Mr. Cuomo’s inner circle and political machine were crumbling. Top aide Melissa DeRosa quit on Sunday, and labor unions had abandoned him in his bid for reelection next year.

Mr. Cuomo said he was quitting not because he was guilty but because an impeachment trial would “generate months of political and legal controversy.”

“It will consume government. It will brutalize people. It will cost taxpayers millions of dollars,” he said. “Wasting energy on distractions is the last thing that state government should be doing. I cannot be the cause of that. I love New York, and I love you.”

Assembly Speaker Carl E. Heastie said Monday that the state’s investigation had already cost taxpayers millions of dollars.

Even as he quit, the 63-year-old Mr. Cuomo insisted that he had not sexually harassed or assaulted anyone.

“The report said I sexually harassed 11 women. The reaction was outrage. It should have been,” he said. “However, it was also false. The most serious allegations made against me had no credible factual basis in the report. This is not to say there are not 11 women who I truly offended. There are. For that, I deeply, deeply apologize.”

He blamed “generational and cultural shifts” for women taking his gestures the wrong way.

“I take full responsibility for my actions,” Mr. Cuomo said. “I have been too familiar with people. I do hug and kiss people casually, women and men. I have done it all my life. In my mind, I’ve never crossed the line with anyone. But I didn’t realize the extent to which the line has been redrawn.”

He apologized in particular to the female state trooper who said he touched her inappropriately and made suggestive remarks.

“If she said I did it, I believe her,” Mr. Cuomo said. “I just wasn’t thinking. But it was also insensitive. It was disrespectful to her. I want to personally apologize to her and her family. I have the greatest respect for her.”

A Quinnipiac University poll found last week that 70% of New York voters, including 88% of Republicans and 57% of Democrats, thought Mr. Cuomo should resign. His job approval rating is 28%, the lowest ever since the three-term governor took office in 2011.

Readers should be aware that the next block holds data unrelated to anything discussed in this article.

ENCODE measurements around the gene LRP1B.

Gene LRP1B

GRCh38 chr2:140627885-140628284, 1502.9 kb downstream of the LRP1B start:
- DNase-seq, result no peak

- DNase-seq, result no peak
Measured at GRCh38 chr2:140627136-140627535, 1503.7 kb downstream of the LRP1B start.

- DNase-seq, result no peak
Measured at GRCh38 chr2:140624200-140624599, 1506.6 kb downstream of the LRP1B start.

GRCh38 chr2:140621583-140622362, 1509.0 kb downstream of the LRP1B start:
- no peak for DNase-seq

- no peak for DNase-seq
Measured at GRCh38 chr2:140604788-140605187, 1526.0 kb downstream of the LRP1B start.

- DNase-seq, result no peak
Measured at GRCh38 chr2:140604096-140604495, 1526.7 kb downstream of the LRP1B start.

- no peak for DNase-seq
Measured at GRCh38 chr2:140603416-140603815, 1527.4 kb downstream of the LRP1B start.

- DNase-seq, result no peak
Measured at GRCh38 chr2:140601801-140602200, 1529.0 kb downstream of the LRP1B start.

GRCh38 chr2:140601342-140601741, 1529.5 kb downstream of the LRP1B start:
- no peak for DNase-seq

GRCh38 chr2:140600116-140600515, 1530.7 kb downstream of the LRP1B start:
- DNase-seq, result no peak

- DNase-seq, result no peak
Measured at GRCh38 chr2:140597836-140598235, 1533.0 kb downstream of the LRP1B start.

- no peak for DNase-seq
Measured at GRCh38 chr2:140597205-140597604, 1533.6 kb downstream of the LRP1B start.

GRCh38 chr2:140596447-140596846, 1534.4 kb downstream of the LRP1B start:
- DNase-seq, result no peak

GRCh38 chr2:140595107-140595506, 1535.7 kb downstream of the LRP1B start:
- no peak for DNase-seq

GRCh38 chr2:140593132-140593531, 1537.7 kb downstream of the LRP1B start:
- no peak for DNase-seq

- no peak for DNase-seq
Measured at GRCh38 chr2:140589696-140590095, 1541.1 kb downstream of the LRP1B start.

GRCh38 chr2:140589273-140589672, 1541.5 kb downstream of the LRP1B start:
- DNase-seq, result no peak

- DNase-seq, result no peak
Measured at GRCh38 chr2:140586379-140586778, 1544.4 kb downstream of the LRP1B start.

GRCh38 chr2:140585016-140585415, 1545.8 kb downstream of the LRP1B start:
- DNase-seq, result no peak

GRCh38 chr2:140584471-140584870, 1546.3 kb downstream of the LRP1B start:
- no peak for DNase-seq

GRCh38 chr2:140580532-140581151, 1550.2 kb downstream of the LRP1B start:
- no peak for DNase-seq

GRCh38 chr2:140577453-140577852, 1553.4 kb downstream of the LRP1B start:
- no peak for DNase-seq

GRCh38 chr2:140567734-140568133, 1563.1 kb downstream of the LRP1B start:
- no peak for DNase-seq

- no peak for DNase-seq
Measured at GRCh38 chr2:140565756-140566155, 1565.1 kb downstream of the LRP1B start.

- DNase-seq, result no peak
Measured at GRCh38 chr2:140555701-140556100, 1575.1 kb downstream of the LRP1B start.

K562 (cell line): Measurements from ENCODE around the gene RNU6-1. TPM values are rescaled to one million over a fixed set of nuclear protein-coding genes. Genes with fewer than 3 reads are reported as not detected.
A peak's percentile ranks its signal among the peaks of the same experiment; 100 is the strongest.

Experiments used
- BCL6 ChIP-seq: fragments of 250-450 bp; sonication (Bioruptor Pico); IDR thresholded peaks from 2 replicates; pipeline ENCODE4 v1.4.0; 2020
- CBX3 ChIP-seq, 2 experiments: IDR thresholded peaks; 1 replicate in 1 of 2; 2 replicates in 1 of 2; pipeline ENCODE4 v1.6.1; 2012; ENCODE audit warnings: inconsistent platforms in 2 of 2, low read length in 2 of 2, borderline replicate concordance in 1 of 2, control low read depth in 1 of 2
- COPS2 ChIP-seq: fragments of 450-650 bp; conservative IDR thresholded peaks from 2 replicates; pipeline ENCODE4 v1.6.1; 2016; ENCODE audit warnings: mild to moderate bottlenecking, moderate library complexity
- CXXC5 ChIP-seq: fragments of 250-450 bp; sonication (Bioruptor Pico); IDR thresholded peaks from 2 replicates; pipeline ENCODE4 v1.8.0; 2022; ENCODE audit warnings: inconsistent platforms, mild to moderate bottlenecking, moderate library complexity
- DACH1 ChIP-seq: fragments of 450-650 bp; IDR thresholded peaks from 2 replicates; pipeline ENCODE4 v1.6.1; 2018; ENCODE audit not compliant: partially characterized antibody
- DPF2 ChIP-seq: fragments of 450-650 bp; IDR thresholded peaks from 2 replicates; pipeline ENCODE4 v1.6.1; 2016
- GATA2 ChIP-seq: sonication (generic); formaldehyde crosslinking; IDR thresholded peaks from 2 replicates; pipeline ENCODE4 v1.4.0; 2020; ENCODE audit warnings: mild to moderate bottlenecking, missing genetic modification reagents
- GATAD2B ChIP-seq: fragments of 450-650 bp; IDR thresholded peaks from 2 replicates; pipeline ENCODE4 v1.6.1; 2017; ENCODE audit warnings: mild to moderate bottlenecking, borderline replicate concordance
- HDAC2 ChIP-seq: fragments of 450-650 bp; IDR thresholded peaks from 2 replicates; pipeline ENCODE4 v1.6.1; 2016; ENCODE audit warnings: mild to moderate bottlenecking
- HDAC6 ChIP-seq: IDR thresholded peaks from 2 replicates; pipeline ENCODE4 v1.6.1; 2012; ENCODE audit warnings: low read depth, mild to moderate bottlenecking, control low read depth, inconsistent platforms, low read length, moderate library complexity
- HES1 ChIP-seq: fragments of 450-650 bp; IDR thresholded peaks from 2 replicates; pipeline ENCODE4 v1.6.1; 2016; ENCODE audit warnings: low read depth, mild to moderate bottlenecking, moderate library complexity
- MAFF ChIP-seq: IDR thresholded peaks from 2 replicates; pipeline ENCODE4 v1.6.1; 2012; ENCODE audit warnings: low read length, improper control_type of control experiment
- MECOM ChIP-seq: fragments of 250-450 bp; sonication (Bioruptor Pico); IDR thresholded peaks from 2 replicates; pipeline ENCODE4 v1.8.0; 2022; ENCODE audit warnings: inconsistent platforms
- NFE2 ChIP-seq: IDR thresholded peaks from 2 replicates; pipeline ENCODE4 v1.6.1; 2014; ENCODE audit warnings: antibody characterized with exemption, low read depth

Some New Yorkers reacted with a mixture of relief and sadness.

“I was relieved that he chose to resign instead of putting the state through an impeachment process,” said Louise Magnarelli of Syracuse, a Democrat. “I’m terribly disappointed in what he’s been accused of. I really held him in high esteem last year through COVID. I thought he did a very good job of informing the general public and leading us through that pandemic. And now, for this to be the way he goes out, is really disturbing. I’m sad that he’s going out on this note.”

Donna Page, a retiree from Henderson, said it’s good that Mr. Cuomo resigned over the harassment accusations, but her reaction was still “mixed.”

“I’m actually I’m kind of sorry that he is resigning,” she said. “He’s done so much in terms of this COVID. I think he got us through it. I used to listen to him almost every single day. Are there things that he could have done better? Yes, just like anybody.”

Some observers of New York politics said Mr. Cuomo had been clinging to power partly because of the memory of his late father, Gov. Mario Cuomo, who lost his bid for a fourth term in 1994 to Republican George E. Pataki in an upset. Andrew Cuomo has been aiming to win a fourth term in 2022.

“The father-son thing is very powerful,” said Grant Reeher, director of the Campbell Public Affairs Institute at Syracuse University. “The father couldn’t get a fourth term, and that was one of the things that was on Andrew Cuomo’s ‘to do’ list.”

Jeff Mordock contributed to this report.